Assessing travel and visa obligations in the Netherlands

When traveling to the Netherlands, your nationality and the types of activities you will conduct during your trip will determine whether you may travel lawfully as a business visitor or if you require work authorization. Please seek advice from your immigration counsel if you are uncertain about the specific types of activities that constitute business or work.

Traveling for business

What types of activities may I engage in as a business visitor?

As a business visitor to the Netherlands, you may engage in the activities below. While this list is not exhaustive and other activities could qualify as business, you may:

  • Attend business meetings or the conclusion of agreements with companies and institutions for a maximum of 13 weeks in a 52-week period
  • Tour a company facility
  • Receive training or instruction on the use of goods manufactured in the Netherlands, or services to be performed in the Netherlands, for a maximum of 12 consecutive weeks in a 36-week period


If I qualify as a business visitor, do I need a visa for the Netherlands?

Nationals of the European Union, the United States and many other select countries are eligible for a visa waiver and are not required to obtain a visa to enter and conduct business activities in the Netherlands.

The Netherlands is a member of the Schengen Area, a free-travel zone comprised of 29 European countries. If your nationality is not eligible for a visa waiver in the Schengen Area, you will be required to obtain a Schengen C Visa prior to travel. Visa-waivered nationals, as well as those who are required to obtain a visa, are authorized to travel to the Netherlands and throughout the Schengen Area. Please note that travelers may not spend more than 90 days within any 180-day period inside the Schengen Area.

Working in the Netherlands

What types of activities require work authorization?

The activities below, whether paid or unpaid, generally constitute work under Dutch law. This list is not exhaustive, and many other professional activities are considered work in the Netherlands, even if conducted for a short duration.

  • Facilitating training
  • Performing audits
  • Consulting
  • Market planning

In limited circumstances, foreign nationals may engage in certain professional activities without obtaining work authorization, although strict preconditions must be met. An individual assessment is required to determine whether an exemption is applicable.


If I am traveling to the Netherlands for work, what type of work authorization do I need?

The requirements for work authorization depend on your qualifications, on the nature and duration of your work and on whether your employer has an entity in the Netherlands. The most common types of work authorization for the Netherlands are:

  • Short-Term Highly Skilled Migrant Work Permit (work authorization for professionals residing up to 90 days in any 180-day period)
  • Highly Skilled Migrant Permit (long-term work and residence authorization for highly skilled professionals)
  • EU Intra-Corporate Transfer (ICT) Permit (work and residence authorization for the transfer of senior management, specialists and trainees of a company located outside the EU to a local branch belonging to the same company or group of companies)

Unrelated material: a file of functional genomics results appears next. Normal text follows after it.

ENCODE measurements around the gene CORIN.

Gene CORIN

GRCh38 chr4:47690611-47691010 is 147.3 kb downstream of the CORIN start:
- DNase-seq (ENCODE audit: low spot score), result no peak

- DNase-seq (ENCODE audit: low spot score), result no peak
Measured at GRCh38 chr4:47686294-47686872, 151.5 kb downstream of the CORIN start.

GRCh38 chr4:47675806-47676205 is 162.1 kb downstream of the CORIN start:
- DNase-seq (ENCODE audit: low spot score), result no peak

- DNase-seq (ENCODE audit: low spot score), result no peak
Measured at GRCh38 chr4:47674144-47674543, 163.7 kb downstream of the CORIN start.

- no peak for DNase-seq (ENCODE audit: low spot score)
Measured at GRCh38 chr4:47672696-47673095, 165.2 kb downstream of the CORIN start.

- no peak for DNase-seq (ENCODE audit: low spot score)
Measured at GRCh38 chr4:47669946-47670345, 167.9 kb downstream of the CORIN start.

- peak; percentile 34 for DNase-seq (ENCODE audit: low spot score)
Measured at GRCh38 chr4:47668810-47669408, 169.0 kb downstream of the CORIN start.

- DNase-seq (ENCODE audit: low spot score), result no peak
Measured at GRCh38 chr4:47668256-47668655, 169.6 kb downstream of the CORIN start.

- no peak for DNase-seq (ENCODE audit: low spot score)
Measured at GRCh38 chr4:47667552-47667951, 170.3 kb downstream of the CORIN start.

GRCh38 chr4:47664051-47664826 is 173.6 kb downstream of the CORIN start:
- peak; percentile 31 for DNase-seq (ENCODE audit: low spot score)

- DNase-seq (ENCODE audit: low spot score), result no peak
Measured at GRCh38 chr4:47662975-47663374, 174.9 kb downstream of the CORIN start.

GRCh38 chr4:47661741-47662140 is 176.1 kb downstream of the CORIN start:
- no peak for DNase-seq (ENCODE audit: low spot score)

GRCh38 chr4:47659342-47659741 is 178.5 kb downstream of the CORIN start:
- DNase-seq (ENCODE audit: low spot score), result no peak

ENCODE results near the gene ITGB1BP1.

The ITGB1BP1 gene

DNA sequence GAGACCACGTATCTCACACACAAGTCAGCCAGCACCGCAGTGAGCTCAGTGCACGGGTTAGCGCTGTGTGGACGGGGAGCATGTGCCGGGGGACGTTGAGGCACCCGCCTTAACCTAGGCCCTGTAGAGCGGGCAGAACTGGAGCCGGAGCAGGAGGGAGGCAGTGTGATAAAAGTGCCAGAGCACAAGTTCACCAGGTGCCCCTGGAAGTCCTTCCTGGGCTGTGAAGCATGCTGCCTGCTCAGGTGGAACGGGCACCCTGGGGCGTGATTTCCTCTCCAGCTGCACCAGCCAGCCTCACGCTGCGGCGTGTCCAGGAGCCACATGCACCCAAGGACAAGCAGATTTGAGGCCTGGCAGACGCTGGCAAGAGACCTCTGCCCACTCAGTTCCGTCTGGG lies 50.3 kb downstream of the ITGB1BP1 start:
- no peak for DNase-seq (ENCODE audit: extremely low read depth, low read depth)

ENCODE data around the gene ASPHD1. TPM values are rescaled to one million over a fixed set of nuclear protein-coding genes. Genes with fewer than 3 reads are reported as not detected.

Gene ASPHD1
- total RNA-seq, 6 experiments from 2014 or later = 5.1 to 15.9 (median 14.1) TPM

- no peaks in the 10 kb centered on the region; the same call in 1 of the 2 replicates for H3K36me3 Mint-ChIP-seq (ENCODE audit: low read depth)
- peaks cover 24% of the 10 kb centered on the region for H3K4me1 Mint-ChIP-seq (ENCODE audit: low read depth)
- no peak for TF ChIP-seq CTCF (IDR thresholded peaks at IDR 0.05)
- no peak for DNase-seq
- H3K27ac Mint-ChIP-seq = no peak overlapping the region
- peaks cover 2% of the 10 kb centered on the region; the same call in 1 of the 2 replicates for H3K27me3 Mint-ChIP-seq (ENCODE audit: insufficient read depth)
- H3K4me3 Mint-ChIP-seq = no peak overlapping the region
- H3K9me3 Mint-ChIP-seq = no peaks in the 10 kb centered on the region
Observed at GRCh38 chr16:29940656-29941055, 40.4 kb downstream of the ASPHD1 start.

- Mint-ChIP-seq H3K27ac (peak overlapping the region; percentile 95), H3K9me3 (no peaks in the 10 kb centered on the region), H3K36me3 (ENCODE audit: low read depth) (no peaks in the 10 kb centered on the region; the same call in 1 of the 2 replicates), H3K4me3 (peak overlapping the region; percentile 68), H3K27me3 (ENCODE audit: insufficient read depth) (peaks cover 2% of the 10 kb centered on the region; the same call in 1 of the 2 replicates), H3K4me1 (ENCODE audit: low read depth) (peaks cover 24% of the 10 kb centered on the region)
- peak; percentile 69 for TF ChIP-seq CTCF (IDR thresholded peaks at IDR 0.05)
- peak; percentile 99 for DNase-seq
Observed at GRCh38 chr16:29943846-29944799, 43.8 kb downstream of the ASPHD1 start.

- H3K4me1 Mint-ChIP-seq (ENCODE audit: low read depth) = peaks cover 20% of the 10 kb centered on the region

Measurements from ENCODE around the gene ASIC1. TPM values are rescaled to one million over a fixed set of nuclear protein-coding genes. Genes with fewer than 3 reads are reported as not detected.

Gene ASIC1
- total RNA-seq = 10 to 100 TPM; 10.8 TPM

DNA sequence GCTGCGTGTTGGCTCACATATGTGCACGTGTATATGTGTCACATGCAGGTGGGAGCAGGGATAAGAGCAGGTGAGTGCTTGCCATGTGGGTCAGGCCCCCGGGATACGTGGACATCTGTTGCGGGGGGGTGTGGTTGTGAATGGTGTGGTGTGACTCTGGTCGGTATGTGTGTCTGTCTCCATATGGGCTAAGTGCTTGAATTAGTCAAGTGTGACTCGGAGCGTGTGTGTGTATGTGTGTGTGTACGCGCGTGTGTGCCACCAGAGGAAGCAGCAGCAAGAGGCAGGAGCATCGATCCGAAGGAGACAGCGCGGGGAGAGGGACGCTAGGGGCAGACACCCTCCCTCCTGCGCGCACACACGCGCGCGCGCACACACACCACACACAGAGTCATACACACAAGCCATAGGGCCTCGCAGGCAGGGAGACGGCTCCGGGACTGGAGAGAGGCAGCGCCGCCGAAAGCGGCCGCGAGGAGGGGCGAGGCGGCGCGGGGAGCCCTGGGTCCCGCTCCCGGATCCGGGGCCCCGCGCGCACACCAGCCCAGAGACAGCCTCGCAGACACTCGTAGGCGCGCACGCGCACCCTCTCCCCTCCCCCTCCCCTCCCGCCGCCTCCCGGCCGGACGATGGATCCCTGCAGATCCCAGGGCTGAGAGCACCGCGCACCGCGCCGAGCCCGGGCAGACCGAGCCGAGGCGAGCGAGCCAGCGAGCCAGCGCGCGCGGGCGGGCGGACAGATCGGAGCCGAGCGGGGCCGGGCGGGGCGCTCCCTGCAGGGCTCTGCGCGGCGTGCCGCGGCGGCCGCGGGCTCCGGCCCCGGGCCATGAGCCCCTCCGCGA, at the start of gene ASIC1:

• National Intra-Corporate Transfer (ICT) Permit (work and residence authorization for the transfer of senior management, specialists and trainees of a company located within the EU/EEA/Switzerland to a local branch belonging to the same company or group of companies)
  • EU Blue Card (work authorization for highly skilled direct hires)
  • Work and Residence Permit (long-term work and residence authorization for direct hires)
  • Residence Permit for Essential Start-up Personnel (highly skilled work and residence authorization for employees of innovative, scalable and start-up companies).


Is it possible to be exempted from work authorization requirements?

Nationals from the European Union, the European Economic Area and Switzerland are not required to obtain work authorization to work in the Netherlands. However, registrations or other formalities may be required prior to working or residing in the Netherlands.

Additional work authorization exemptions are available in the Netherlands under Vander Elst rules. In this case, a legal assessment to determine the possibilities for a work authorization exemption should be obtained prior to traveling.

What else should I know?

The Trade and Cooperation Agreement (TCA), which governs post-Brexit relations between the EU and the United Kingdom, has altered immigration regulations in the affected countries. Please be sure to contact your immigration representative for full details regarding the TCA’s impact in the Netherlands.

Inevitably, the legal and strategic considerations impacting visa selection, as well as visa waiver and work authorization eligibility, entail the careful consideration of many factors. We recommend that you consult with your immigration counsel before taking any course of action.


Copyright ©2024 Berry Appleman & Leiden LLP. Government immigration agencies often change their policies and practices without notice; please consult an immigration professional for up-to-date information. This document does not constitute legal advice or create an attorney-client relationship. BAL maintains comprehensive immigration information and processing specifics for our clients.